Lots of sacrifices, adjustments in Canadian culture, weather, environment and society were the main obstacles I encountered. It takes strong guts and determination to reach for my goals and tried to manage it day to day, taking one step at a time. I put God in the centre of my life and asked for guidance and will power. It wasn't easy but I managed to put them all together. Probably because of a strong belief and trust to our Almighty that I was able to make this dream come true.

I'm sharing these blessings in my published book Domestically Yours: A Caregiver's Inspiring Journey which is available in print and in all multi media platforms. It will surely inspire readers to reach for their dreams, take action and thrive for better situation.

What are the most notable differences between the Philippines and Canada?

It is difficult to compare apples to mangoes. Or maybe we can easily distinguish their tastes and likings. Canada is a rich and financially stable country and started with a relatively established government while Philippines is still in the process of becoming one. Philippines will be able to reach their goals if the right group of people will run the country but it could take years to get the right ingredients. It has many resources to work on and discover more to share to the world. I hope that whoever will govern the Philippines will improve the broken system and will think not only inside but outside the. box as well.

One thing that I would like to suggest the Phil. government is to look into a policy on how to protect the OFW - Overseas Foreign Workers because they are the backbone of the economy. Without these OFWs, it would not be where it is today.

In fairness, I like the way the media is promoting the Philippines lately. Soon to be the Tiger of Asia... well I think it used to be way back in 1970s and 80s... I hope this will come true. It gives Filipino pride to go for it.

Where do you feel at home?

I grew up in Manila but I felt much at home in Canada because our family are growing bigger now that 3 of my daughters are settled and I have 2 wonderful grandkids. Also I found my soul mate Wes Frith and enjoying life with him.

What do you miss about the Philippines?

I miss my brothers so much and friends in the Philippines. Social media has played a major role in connecting us all. I found some high school and university classmates in Facebook and some former work mates in Linked In and Twitter.

I also miss some of our local food specially fresh seafood, most of them here are frozen. I miss places like Tagaytay, north Luzon, Cebu and Bohol, their warm beaches and warm weather.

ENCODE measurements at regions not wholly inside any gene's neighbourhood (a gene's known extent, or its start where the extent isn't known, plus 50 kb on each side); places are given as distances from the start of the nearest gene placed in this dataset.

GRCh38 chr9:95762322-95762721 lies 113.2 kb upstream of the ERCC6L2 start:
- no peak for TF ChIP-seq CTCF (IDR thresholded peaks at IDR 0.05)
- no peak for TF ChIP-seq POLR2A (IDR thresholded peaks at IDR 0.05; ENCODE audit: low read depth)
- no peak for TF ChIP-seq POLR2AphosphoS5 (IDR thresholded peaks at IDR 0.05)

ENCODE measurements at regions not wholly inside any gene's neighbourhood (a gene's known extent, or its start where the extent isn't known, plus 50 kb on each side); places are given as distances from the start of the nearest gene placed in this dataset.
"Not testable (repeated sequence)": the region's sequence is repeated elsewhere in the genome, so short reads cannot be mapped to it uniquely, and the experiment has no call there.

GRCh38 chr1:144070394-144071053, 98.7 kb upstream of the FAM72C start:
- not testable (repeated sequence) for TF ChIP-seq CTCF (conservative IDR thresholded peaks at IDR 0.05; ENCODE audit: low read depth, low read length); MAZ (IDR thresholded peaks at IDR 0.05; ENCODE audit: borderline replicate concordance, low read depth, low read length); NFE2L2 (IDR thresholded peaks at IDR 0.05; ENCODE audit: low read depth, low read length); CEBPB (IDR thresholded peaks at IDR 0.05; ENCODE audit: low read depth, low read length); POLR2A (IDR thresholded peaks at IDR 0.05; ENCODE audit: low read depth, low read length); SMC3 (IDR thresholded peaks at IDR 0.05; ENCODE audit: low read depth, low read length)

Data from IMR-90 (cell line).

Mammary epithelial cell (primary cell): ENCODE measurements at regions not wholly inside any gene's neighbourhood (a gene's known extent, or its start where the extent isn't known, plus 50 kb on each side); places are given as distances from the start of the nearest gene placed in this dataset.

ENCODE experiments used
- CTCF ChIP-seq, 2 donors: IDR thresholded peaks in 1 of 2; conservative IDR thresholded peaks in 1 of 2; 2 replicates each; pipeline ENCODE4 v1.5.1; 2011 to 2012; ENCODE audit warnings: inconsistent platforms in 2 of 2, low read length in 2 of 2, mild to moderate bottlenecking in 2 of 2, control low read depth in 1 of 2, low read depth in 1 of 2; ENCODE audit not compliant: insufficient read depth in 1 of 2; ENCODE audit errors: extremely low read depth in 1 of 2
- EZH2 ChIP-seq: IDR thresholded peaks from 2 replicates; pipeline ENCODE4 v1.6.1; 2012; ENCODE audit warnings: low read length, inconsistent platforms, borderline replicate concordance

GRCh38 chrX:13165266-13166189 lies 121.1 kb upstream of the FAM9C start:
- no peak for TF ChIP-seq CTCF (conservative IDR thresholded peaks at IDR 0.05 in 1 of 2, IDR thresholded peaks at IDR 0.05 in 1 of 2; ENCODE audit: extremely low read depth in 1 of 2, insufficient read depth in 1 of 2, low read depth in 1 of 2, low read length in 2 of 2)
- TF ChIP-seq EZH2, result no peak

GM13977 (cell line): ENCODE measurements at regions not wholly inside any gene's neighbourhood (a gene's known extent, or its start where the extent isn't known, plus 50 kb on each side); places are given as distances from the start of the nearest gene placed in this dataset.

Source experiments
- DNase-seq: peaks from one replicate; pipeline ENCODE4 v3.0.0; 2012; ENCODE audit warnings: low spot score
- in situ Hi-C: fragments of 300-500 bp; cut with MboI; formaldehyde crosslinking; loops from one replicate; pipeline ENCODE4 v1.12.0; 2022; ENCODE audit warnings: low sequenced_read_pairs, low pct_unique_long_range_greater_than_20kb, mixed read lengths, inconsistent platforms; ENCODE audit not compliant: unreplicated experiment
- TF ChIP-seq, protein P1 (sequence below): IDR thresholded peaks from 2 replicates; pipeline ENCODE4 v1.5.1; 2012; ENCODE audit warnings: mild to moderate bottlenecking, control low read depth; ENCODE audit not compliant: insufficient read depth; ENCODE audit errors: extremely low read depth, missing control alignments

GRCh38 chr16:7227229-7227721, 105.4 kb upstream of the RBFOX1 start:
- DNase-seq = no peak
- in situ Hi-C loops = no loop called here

Frankly, I do not miss the crazy traffic in Manila (lol). In Edmonton or Alberta, there's not much traffic and can easily get around the city and I love driving in the highway to the Rocky Mountains.


The following Q & A are excerpts from the FCM Multicultural Magazine (Oct 2016).

Who inspires you?

My children inspire me and influence me. When I'm gone, they can still have what I've built. I also want to be an example to them. If I can do it, I would think that they would do it too even if they take small steps. I also want to be an example to everybody. My mother also inspired me. She always helped people. She helped pay for my relatives' education. After my book is launched in the Philippines, I plan to put up an educational foundation for kids. A portion of the sales of my book will go to the foundation to help put kids to school.

If someone wants to start a business, what are the key steps they need do?

First of all, figure out what you want to do. Focus on one thing you are passionate about. Passion is critical. If you're not passionate about what you're doing, it won't last. When you put up a business, it's not just about making money. You have to love what you're doing. Then do your research. How are you going to go about it? And also what is your exit strategy.

For Filipinos who recently came to Canada and are struggling and falling into rough times, what's your advice?

I know what that's like. You need to have a fallback plan. You can't focus on one thing only. It's very common for Pinoys to have two jobs. If one doesn't work, they have another job to go to. If problems come up, solve it as it comes.

What can you advise mothers who want to start a business or change careers?

When an opportunity comes, grab it. You'll regret not taking the opportunities. If it doesn't work, at least you tried. Whatever you learned, you can apply later on. If you love something or want to go into business, do it.

If you were to represent the Filipino community, what would you be?

As a strong woman of the community. For us mothers, we need to collaborate to find ways to include our family in the community. I'd be an ambassador for women, especially for the caregivers. I want to help them. I want to help them show their talent and pursue their potential.

Anything else?

Find your passion. Once you have your passion and focus on it, it will grow. Take a small step and move forward. Pray to God and ask for guidance. God and the universe will help you. Continue towards your goals, be focused, and be attentive to what you are doing. Face the consequences of your decisions but be strong!

* To read more about other stories in the Paglalayag series, click here. To submit a story of migration, use the Story Submission online form.